In addition to reports on current developments in psychedelic and marijuana research, the MAPS newsletter occasionally includes articlesthat address some of the important social issues raised by psychedelic and marijuana research. In this way, MAPS offers its readers the opportunity to reflect on the forest as well as the trees. One such social issue is this: what do we tell the kids if psychedelic and marijuana research actually succeed in generating data that convinces the FDA to make these drugs into prescription medicines for certain clinical indications? This question is complicated by two facts:
- the primary justification for the War on Drugs is the need to protect our children from drug abuse and
- current drug education materials almost always assert that all drug use is abuse and that the use of psychedelics and marijuana is invariably harmful to some degree.
The following four articles are intended to help readers of the newsletter in thinking about the long-term implicaitons of the potential success of MAPS’ research agenda. The first article describes research into effective drug abuse prevention programs in schools. Following it is an interview in which high school students give their thoughts on drug education. Finally, stories from two families’ experiences with rites of passage involving drugs.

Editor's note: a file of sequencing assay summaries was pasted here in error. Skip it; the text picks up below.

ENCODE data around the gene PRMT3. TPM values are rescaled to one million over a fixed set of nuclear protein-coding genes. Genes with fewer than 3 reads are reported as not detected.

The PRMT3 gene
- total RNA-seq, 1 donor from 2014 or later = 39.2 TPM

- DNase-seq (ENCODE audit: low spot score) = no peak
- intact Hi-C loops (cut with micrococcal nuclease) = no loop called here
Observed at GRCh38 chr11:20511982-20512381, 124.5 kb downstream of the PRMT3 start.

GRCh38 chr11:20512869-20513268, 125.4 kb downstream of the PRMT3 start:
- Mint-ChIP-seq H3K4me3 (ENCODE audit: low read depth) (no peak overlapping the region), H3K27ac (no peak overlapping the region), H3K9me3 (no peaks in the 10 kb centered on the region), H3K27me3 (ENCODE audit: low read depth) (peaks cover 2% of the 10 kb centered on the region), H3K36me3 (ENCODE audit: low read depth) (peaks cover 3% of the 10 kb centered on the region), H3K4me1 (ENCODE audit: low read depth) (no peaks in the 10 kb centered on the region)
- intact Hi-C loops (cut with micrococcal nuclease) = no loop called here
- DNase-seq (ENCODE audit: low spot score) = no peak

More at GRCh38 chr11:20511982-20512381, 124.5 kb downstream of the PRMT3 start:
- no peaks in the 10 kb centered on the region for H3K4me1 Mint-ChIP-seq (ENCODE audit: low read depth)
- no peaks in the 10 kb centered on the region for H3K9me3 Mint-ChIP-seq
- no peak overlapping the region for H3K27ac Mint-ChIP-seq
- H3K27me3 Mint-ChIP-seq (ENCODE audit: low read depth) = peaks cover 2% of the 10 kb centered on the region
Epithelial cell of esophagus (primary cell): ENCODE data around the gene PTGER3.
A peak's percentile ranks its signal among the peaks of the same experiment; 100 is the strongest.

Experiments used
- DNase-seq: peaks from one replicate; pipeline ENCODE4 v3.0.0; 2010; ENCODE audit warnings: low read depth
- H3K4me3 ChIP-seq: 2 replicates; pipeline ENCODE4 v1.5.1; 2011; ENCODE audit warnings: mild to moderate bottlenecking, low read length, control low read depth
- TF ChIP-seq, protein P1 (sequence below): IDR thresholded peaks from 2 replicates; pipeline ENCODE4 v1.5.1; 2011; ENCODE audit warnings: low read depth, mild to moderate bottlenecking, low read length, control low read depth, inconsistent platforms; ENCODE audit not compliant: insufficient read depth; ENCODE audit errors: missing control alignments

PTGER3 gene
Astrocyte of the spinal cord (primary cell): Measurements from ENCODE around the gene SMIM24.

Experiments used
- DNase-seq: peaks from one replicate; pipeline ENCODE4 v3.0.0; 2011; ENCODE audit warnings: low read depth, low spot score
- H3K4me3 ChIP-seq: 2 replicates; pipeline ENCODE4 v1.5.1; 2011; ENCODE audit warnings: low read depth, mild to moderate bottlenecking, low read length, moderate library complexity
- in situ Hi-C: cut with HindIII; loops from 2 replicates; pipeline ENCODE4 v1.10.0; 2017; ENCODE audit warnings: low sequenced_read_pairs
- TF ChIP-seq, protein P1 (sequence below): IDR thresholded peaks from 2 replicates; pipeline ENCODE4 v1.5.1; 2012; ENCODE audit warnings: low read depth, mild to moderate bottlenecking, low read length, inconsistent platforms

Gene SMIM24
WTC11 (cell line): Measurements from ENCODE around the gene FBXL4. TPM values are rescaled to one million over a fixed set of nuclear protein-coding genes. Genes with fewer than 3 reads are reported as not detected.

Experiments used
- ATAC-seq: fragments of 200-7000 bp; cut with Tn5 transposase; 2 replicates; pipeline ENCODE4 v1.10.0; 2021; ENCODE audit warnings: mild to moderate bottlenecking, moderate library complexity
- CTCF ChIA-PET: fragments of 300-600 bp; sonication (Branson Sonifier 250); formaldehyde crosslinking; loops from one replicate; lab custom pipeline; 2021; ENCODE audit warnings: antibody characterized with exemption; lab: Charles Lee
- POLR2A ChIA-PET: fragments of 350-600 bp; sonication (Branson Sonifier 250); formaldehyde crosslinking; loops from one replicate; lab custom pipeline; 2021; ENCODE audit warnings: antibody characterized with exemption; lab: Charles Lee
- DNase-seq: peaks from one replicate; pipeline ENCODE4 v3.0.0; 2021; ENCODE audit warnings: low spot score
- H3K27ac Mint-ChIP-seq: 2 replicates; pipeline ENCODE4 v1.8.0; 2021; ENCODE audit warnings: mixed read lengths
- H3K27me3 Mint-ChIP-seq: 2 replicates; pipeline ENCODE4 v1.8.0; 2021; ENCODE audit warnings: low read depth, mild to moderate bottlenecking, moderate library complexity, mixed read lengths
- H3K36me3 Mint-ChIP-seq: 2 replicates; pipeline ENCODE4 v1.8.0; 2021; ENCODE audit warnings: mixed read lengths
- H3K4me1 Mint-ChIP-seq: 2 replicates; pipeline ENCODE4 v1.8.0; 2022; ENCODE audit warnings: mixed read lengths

- Researching School-Based Drug Education:
Drug Education and Democracy [In]action
Joel H. Brown, Ph.D., M.S.W.
- High School Students Talk about Drug Education Programs
- Families and Drugs : Stumbling on His Stash
- Families and Drugs: The Rite of Passage – A family’s perspective on the use of MDMA
Because all sorts of substances (licit and illicit) are used in this society with a variety of costs and benefits by a majority of our citizens, the quality of drug education is one of our most prescient barometers of our democracy and social well being.
Joel H. Brown, Ph.D. and students